Today we went back to UCLA to find out if Noah had some inflamation on his heart. I wish I could be sharing some great news with you all. Unfortunately they have ruled out inflamation and because their is still abnormalities on his EKG they must do a Cath Lab test. It is scheduled for February 28th at 7:30 a.m.
What is a Cardiac Catheterization?
A cardiac catheterization allows the doctor to examine the chambers, valves, and arteries of the heart. The test is done in a special room called the catheterization laboratory (cath lab). Either the right side or left side of the heart or both sides can be examined.
A hollow needle is put into vein for a right heart cath or an artery in the arm or groin for a left heart cath. A flexible wire is threaded through the hollow needle into the vessel. The catheter is then put over the wire in the blood vessel.
The doctor watches the catheter move toward the heart on a X-ray machine known as a fluoroscope. When the catheter is in proper position, dye is put through the opening of the catheter. Dye lets the doctor see the coronary arteries and the chambers of the heart. Blood samples are taken and pressures are measured during the heart cath.
Another term which may be used to described a cardiac catheterization is heart catheterization. Coronary angiogram or coronary arteriography are the terms used to describe the X-ray pictures taken of dye injected into the coronary arteries during a left heart catheterization.
What Does the Doctor Learn from the Catheterization?
A cardiac catheterization is the most accurate way to see if you have coronary artery disease, and if so, how much. Coronary artery disease is the build-up of fats and cholesterol in the arteries of the heart. The doctor looks for arteries that have become narrowed or blocked.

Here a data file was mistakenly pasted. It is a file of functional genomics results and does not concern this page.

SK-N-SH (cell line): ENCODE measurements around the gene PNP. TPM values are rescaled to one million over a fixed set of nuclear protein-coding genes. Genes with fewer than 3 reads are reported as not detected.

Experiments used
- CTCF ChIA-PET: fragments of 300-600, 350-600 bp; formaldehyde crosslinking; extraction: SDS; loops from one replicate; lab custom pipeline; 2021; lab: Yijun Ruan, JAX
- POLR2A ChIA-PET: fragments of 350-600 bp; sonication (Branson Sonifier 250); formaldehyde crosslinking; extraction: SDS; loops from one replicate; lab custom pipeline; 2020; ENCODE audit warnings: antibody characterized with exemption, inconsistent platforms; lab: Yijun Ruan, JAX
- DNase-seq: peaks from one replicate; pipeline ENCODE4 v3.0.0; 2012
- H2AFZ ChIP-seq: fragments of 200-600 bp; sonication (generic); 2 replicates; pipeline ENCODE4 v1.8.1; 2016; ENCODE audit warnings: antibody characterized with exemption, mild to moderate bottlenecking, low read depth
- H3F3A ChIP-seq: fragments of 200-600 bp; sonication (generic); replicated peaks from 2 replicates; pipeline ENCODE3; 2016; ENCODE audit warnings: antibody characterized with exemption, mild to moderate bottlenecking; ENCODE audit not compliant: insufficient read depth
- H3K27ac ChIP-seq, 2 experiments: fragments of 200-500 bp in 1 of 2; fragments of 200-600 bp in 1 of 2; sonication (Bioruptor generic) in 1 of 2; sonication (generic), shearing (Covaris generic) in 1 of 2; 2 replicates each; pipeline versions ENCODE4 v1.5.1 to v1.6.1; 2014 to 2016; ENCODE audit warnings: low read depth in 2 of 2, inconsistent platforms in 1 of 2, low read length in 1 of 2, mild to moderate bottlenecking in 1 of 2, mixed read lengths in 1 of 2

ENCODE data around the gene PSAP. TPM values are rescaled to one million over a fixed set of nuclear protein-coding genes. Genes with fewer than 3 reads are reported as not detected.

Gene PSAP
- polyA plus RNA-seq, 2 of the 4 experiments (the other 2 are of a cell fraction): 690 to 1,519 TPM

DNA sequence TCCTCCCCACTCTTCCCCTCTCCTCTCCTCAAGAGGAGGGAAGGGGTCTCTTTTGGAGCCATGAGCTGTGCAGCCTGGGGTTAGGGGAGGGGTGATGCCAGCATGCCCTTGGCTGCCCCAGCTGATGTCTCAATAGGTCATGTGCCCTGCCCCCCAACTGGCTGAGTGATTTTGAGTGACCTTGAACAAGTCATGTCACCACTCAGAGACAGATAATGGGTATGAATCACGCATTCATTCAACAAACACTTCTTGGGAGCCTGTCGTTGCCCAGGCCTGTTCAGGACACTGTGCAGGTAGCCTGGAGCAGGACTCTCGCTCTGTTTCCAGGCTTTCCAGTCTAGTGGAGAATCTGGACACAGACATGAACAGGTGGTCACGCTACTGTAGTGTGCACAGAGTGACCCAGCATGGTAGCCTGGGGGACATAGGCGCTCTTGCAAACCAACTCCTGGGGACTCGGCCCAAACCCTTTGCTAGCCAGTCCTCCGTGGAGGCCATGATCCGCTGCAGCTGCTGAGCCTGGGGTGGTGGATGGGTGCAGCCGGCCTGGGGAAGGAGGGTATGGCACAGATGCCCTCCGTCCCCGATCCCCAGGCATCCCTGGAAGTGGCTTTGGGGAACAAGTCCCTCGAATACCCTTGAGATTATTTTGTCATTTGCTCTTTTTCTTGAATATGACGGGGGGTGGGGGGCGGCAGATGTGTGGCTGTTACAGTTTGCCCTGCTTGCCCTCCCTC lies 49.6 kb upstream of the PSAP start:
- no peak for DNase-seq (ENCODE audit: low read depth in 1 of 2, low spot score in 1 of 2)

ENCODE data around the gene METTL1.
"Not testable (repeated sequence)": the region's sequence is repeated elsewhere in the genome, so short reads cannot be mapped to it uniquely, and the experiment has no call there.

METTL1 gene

Blockage prevents blood from flowing freely through the coronary arteries. When this occurs, the heart muscle does not get oxygen and nourishment. Chest pain, also known as angina, may result. If there is blockage of the coronary arteries, the doctor may recommend bypass surgery, angioplasty (balloon procedure), or medications.
The cardiac catheterization also shows whether the valves and heart muscles are working properly. If the valves are not working, medications, surgery, or a balloon procedure may be needed to fix the problem.
During this test they will also do a biopsy of the heart as well as an EP electrical study to rule out electrical problems. Noah has never been put under anesthesia so they will monitor him closely. We are very nervous but hopeful for answers for our sweet boy. Hannah will undergo this same procedure in a few months. This is a lot for one mama to take so please keep praying for us. We seem to have been hit with some hard things in the last month and do not want to lose sight of how God is working because we know he is even when it's hard to see in the moment. Pray for Noah. He is scared and has had to miss out on lots of things to go to doctor apts and things that are just not fun for a little guy his age. We are planning on spending the night at a hotel the night before his procedure and taking him somewhere fun to take his mind off things. This will also allow us to not have to get up so early and make the Long drive to UCLA the next morning. Please also pray that Noah does not get sick before this procedure as this will prolong things and we are already rearranging Jason's work travel schedule. Thanks again for your prayers.